The Belt and Road

Land-sea freight route from west China sees 1,000 trips

A freight train loaded with auto parts and electronic products departed from a railway station in southwest China’s Chongqing Municipality Monday, marking 1,000 train trips recorded on the land-sea freight route.

The land-sea freight route is part of the New International Land-Sea Trade Corridor, a trade and logistics passage jointly built by western Chinese provincial regions and Singapore under the framework of the China-Singapore (Chongqing) Demonstration Initiative on Strategic Connectivity.

The shipment of these China-made goods is scheduled to arrive at the Beibu Gulf in Guangxi, where it will transfer by sea to some southeast Asian countries. The operation time is much shorter than that of the traditional eastern sea route.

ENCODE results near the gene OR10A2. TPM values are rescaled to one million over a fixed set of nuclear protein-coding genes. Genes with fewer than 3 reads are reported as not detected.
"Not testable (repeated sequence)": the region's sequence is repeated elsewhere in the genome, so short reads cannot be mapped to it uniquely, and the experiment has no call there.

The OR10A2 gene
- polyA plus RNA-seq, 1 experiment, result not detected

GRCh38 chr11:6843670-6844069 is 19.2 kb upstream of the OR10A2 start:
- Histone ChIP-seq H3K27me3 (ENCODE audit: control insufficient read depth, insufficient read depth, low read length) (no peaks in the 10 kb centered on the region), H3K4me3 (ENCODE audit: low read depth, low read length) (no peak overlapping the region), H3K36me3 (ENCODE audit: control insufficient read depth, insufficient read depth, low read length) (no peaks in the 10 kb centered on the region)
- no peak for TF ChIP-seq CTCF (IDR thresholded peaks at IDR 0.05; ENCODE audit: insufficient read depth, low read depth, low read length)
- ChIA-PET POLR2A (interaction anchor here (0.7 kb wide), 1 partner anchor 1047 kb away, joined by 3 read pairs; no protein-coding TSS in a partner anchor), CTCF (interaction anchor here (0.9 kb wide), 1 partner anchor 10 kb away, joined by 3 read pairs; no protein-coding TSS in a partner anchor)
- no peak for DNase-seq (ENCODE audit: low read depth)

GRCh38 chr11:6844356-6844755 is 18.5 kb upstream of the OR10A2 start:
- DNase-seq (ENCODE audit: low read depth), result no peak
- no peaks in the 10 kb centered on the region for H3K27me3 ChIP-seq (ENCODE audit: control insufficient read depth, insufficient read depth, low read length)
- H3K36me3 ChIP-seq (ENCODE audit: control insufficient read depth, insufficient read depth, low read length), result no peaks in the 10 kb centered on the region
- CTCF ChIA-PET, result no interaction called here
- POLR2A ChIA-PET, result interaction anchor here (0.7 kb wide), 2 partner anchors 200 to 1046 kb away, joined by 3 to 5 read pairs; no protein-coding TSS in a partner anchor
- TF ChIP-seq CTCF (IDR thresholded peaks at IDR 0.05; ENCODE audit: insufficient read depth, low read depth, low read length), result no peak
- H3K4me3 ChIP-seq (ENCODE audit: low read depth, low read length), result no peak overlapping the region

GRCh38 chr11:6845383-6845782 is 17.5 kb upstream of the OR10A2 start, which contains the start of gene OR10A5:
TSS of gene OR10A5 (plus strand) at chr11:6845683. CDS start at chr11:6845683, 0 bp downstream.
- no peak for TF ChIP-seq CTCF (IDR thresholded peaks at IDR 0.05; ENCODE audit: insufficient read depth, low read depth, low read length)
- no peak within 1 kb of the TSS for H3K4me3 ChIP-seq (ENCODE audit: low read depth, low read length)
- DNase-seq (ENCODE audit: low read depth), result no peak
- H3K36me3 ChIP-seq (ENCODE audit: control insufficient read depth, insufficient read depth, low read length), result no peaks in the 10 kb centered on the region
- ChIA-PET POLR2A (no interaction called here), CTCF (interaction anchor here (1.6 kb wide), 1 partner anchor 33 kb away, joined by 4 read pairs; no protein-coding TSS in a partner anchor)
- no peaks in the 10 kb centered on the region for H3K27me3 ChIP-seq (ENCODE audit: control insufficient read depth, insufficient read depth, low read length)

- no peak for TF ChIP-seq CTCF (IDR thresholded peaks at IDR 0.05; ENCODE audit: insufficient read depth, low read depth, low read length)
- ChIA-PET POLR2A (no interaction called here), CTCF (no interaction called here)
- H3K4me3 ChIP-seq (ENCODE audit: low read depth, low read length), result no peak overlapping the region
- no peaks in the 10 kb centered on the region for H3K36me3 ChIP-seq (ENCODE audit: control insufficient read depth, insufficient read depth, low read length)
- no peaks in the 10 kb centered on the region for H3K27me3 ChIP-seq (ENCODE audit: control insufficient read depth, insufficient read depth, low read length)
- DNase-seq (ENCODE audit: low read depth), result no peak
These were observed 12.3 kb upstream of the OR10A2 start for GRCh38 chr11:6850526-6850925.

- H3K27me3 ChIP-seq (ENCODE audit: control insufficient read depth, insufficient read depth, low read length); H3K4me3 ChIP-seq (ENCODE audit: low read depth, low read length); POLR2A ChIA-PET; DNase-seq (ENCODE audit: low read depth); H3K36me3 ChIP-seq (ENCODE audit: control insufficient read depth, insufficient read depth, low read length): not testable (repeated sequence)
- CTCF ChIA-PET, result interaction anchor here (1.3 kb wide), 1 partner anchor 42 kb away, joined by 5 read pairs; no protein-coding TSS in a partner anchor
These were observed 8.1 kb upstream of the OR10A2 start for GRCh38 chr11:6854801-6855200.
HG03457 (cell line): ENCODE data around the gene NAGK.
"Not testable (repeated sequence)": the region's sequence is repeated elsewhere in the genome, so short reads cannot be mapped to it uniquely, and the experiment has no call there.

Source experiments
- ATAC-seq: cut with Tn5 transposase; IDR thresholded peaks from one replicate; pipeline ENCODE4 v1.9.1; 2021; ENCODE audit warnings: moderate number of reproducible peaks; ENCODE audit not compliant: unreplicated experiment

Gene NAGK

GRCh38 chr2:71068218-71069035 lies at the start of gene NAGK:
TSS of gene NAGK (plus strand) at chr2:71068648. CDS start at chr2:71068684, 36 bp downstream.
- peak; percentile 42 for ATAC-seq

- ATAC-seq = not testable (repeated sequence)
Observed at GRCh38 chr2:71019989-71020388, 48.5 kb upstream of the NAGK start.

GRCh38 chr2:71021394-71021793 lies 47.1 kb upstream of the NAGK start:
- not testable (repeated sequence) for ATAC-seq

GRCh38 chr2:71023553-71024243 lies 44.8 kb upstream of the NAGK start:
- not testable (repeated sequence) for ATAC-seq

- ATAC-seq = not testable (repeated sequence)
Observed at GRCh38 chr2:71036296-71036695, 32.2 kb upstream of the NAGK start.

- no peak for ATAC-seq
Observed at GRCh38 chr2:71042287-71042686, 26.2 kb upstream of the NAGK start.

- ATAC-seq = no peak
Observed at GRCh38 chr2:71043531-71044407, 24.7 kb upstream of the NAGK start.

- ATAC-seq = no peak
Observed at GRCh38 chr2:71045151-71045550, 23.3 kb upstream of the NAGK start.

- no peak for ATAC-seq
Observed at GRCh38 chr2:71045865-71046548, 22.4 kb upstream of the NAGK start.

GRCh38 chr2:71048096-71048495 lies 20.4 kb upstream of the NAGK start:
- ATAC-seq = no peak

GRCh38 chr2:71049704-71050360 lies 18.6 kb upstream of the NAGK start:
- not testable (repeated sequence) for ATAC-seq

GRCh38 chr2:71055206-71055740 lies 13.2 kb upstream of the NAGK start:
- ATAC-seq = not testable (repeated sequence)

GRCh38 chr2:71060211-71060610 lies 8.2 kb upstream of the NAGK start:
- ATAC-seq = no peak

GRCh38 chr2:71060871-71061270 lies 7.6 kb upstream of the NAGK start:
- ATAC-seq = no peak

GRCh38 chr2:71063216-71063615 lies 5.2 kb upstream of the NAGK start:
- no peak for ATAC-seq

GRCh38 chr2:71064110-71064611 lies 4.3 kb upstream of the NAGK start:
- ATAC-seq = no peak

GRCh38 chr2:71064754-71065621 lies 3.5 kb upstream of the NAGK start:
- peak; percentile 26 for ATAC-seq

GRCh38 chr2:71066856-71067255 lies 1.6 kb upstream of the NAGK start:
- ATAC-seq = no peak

Since its official opening on Sept. 25, 2017, the freight train services on the land-sea freight route have been changed from the original monthly train to today’s daily train, with the frequency increased by more than 40 times, and additional and special train service can be arranged according to customers’ needs.

By the end of March, the land-sea freight route had seen 901 trips, transporting 440 million U.S. dollars worth of auto parts, construction materials, porcelain, chemical products, grains and frozen goods.

It links 166 ports in 71 countries and regions worldwide.

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